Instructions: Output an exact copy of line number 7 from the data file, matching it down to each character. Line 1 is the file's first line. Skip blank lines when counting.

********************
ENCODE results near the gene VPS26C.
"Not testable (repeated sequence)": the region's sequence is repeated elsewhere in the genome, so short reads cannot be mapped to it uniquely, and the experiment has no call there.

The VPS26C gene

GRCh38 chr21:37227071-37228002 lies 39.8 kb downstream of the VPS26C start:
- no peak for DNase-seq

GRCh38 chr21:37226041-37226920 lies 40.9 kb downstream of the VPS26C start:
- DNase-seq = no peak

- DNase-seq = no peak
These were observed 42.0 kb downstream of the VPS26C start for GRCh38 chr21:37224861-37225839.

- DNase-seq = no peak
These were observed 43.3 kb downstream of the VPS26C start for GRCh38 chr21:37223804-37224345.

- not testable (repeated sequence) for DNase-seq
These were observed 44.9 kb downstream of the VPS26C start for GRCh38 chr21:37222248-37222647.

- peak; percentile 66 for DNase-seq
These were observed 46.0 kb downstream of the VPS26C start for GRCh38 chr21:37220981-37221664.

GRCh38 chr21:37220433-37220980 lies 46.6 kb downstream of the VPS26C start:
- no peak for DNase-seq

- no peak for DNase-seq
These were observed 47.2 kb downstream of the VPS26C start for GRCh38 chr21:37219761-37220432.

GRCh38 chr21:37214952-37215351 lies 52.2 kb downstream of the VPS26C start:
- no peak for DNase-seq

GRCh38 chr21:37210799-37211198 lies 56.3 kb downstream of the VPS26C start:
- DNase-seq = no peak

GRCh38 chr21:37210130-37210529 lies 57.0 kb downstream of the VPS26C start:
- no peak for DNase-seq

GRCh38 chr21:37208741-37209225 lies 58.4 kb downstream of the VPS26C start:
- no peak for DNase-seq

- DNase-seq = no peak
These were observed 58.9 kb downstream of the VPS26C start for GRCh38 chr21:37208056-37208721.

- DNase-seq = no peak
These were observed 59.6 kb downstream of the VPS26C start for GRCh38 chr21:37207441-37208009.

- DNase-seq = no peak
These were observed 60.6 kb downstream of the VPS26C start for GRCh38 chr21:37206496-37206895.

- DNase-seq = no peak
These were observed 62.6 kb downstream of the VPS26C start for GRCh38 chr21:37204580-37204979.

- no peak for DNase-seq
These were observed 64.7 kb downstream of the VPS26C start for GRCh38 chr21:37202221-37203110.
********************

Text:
- DNase-seq = no peak